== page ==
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The Oddball Insider E-Zine

September, 2006 - Vol. 7, No. 9  Issue #126

  • Knuckleballs by Dave Clark
  • Autograph Hound by Marc Schoder

  • Read previous issue

    KNUCKLEBALLS, By Dave Clark - Knuckleball HQ

    In Search Of The Abominable Gyroball

    The gyroball... creature of fantasy, or is it real and alive? This report brings you the truth about this mysterious creature of the ballfield.

    The gyroball is a Japanese discovery. The fact that Japan is the home of Godzilla has nothing to do with this odd, yet inocuous pitch.

    It was born in a lab, midwifed by a researcher who noticed that a baseball with a hard football-like spin would curve hard in the direction it rotates toward. You could call it a form of screwball, or a reverse flat slider, but this is the first pitch that went from wind tunnel to mound, a 180 of any other pitch, which is undoubtedly the reason for most of its appeal to techno-geek fans.

    The pitch, however, is less than it appears; while real, it's not weapons-grade. It's more dodo bird than thunderbird.

    A few pitchers have gotten a few off deliberately. I'm sure that many pitchers fooling around with a high-velocity screwball have gotten off a few, and some have launched a few accidentally. For a backyard discovery to get a name, however, the practitioner needs to see that it can be easily duplicated, at least by him, and that it may make a pitching style more effective. So I'm sure that, while likely seen many times as far back as balls have been pitched, it wasn't recognized as anything special.

    There are two things about the gyroball that make it less than the legend it is.

    It rotates around an axis going straight forward and backward. For a righty, it rotates hard left, and it moves straight away from a right-handed hitter. To get it to perform this way, the pitcher needs to develop a lot of velocity and have his fastball mechanics down as elegantly as possible, then release the ball with an inward rotation exactly the right way, which is not an easy thing to do once, never mind on a consistent basis.

    The second problem has to do with batting approach. A batter need only answer two questions on each pitch: where will the ball be, and when will it get there?

    Notice that a bat swings generally level through the strike zone.

    Also notice that the gyroball cuts straight to the outside for a right-handed batter.

    Do you really want to throw a pitch that is aimed for the fat part of the bat?

    If the combination is not same-side, then you may have something. However, as you can tell, velocity and delivery is critical. Less-than-perfect, and this pitch may be eminently hittable. At least as a curiosity, it's generated some buzz on the KnuckleballHQ message board, at least because it's not understood and, so far, not very accessible.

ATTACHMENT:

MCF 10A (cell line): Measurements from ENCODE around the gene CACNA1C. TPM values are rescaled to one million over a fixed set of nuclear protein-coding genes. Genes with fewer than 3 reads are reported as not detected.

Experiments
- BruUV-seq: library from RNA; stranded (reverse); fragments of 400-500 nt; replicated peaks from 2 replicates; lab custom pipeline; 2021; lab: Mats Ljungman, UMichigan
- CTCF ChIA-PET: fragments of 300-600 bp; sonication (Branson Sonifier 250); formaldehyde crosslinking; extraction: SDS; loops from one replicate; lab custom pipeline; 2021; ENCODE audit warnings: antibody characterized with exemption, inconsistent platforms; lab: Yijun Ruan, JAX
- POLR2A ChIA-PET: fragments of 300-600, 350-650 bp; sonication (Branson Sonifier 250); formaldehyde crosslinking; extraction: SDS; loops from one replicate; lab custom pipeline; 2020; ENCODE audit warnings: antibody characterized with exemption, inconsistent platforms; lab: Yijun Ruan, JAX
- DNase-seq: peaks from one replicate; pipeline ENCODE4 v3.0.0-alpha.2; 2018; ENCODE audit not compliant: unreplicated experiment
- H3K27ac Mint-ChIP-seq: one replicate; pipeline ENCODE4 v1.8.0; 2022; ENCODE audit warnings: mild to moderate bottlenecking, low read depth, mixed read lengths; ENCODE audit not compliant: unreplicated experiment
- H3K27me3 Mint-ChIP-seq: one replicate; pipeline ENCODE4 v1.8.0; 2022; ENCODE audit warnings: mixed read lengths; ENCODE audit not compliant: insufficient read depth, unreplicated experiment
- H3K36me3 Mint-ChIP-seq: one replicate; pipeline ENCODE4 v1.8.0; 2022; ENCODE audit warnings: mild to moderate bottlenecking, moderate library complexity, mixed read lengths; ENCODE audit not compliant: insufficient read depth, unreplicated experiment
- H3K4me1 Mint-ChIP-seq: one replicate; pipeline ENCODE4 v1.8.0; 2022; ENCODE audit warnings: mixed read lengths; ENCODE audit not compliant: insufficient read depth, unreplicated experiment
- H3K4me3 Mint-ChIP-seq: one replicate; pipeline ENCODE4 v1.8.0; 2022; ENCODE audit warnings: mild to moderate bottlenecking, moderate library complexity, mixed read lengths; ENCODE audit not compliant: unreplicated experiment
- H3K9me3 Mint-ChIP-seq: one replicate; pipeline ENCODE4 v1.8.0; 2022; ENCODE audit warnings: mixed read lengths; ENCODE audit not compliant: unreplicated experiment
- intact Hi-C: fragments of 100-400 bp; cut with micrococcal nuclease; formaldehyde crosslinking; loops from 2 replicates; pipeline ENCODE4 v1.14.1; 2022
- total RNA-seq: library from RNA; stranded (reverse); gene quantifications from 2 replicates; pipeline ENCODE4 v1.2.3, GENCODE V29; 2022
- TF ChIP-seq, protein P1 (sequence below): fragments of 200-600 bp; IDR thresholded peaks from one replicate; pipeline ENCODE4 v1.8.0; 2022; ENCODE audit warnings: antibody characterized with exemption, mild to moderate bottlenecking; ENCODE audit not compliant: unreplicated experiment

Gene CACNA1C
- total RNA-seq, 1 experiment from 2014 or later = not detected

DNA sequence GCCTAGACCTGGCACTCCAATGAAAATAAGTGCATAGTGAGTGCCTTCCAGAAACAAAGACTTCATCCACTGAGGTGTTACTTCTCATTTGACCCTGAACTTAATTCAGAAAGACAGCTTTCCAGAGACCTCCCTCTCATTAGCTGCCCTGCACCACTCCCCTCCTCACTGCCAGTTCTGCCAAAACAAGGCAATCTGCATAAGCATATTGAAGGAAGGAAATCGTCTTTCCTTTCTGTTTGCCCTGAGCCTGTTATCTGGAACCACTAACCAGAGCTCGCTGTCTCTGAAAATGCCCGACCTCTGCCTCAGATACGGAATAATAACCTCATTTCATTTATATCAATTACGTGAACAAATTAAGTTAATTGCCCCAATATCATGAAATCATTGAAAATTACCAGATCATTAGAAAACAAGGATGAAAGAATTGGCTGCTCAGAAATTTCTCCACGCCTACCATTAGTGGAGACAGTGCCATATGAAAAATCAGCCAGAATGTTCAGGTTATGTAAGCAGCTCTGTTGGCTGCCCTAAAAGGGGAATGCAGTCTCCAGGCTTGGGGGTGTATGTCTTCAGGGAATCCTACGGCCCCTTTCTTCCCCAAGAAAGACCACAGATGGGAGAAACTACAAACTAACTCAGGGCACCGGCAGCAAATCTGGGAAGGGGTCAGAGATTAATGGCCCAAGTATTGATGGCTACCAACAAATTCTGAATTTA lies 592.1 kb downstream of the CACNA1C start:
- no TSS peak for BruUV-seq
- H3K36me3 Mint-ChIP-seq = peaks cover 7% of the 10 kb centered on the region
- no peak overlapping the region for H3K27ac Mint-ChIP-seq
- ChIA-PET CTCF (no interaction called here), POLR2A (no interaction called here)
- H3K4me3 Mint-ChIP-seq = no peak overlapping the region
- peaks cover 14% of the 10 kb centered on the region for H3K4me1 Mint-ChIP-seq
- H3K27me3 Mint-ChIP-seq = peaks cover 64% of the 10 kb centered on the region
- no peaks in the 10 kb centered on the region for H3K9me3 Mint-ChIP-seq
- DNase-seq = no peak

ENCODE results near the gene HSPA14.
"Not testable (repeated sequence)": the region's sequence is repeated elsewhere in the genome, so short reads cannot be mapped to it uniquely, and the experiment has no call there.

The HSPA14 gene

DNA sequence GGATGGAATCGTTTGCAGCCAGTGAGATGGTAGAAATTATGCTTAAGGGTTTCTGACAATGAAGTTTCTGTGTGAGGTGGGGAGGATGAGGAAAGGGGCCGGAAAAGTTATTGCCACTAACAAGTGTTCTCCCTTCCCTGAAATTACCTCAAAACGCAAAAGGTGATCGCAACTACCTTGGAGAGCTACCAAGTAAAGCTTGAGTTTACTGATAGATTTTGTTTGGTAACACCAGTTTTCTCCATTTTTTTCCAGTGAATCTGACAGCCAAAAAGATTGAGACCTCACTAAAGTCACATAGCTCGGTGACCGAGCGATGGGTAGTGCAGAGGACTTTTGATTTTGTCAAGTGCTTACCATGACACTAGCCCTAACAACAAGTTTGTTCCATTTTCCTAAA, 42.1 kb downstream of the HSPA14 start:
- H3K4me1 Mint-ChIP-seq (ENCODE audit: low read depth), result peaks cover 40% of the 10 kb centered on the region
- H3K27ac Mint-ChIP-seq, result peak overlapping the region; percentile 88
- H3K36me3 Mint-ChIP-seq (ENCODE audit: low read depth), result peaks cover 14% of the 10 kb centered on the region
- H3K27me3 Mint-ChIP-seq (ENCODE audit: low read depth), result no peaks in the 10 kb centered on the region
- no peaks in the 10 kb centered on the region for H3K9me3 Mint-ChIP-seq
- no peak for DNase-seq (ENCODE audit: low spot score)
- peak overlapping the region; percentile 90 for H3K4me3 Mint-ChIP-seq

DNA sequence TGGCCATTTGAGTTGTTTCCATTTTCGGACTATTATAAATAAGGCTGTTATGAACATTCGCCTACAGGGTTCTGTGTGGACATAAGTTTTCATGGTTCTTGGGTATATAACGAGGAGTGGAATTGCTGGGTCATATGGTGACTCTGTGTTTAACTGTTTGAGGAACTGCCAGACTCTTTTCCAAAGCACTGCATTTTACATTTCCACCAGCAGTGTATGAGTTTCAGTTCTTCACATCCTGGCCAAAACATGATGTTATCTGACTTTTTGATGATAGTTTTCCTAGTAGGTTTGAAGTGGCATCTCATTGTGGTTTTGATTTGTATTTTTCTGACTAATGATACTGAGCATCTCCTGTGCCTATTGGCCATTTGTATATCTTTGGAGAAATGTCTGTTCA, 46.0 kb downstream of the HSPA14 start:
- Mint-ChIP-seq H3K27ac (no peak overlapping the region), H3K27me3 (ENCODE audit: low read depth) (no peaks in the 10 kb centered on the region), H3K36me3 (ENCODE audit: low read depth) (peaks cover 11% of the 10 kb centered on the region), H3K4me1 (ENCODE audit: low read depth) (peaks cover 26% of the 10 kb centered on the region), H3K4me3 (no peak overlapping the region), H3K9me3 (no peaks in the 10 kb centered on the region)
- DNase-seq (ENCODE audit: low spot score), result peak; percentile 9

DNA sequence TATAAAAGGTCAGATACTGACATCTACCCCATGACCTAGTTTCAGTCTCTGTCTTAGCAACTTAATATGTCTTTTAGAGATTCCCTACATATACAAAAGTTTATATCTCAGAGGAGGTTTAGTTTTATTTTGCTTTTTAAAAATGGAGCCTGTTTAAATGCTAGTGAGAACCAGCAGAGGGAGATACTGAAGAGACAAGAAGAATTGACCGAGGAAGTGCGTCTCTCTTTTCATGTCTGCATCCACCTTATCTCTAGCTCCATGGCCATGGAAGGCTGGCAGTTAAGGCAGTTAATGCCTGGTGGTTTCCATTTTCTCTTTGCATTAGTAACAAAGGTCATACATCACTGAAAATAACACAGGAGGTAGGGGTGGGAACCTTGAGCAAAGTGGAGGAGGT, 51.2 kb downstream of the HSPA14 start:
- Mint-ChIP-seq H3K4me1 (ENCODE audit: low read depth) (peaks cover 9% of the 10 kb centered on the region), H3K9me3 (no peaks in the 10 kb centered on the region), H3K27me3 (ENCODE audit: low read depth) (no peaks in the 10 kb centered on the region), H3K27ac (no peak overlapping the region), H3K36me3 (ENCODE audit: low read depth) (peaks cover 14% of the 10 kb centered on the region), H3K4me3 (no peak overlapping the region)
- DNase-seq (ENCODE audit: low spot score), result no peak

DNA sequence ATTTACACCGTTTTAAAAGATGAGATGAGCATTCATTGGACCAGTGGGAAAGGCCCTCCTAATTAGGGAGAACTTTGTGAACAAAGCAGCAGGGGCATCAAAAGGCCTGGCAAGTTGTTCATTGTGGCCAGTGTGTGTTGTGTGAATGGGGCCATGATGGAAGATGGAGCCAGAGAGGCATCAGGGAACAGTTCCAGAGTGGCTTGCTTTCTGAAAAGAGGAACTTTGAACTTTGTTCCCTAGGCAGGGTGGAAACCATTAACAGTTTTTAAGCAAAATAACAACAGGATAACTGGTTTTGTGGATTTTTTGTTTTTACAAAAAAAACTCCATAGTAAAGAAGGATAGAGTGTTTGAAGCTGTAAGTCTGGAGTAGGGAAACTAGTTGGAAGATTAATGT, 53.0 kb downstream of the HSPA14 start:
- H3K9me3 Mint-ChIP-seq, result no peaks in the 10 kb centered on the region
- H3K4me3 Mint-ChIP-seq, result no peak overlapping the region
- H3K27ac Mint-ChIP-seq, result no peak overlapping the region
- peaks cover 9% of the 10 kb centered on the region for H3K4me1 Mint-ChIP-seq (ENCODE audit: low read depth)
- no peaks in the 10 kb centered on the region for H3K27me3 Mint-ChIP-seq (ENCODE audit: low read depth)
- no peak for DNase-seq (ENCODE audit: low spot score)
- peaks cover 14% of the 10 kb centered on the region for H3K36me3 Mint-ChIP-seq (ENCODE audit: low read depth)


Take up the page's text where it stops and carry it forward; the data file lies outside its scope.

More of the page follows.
In short, it's another conventional locatable pitch that offers no surprises once the batter is not surprised to see it and can adjust.

    For a pitcher who needs another pitch in their bag of tricks, a pitch they can break out once in awhile if the situation calls for it, it could be an effective pitch in the proper mix. Against a batter facing the opposite way, it may be a killer back-door pitch. Other than that, it's no more and no less than any other spottable pitch.

    You want to win? The best way to do that is with surprise sink. More or less sink than the batter expects, and additionally in a location he doesn't expect, and you have a far easier winning program. Phil Niekro made the HOF with a knuckleball, which takes care of change of location and velocity all by itself. Bruce Sutter just made the HOF with a splitter that disappeared below the bat without warning.

    So the gyroball may be a helpful pitch for some, but there are easier tools for success.

    eTopps - Are You Fan Enough?

    AUTOGRAPH HOUND, By Marc Schoder - Autograph Dog

    The Murph

    Many baseball fans growing up in the 1980’s considered Atlanta Braves outfielder Dale Murphy a true hero. For two fans in particular, the way Murphy carried himself both on and off the field made him a true boyhood hero.

    "I have been a baseball fan since I was 4 or 5 years old", said Trent Shemwell of Atlanta, Georgia. I had grown up in Alabama and the Braves were, of course, my favorite team. Shemwell said that, since he was a fan of the Braves, he developed an attachment to the Atlanta outfielder.

    Matthew Crowder of Albuquerque, New Mexico, agrees with Shemwell’s thoughts but in a different way. "Like many baseball fans in the 1980’s, I became a fan of the Atlanta Braves because of frequent carriage of their games on cable TV outlet WTBS", said Crowder. "The one shining star on their mediocre teams of that time period was Dale Murphy". Crowder said that his choice of idols was further simplified when he discovered what a principled and generous man the Braves outfielder was off-the-field. Crowder and Shemwell, both collectors of Dale Murphy memorabilia, discovered the young Braves outfielder before he hit his prime.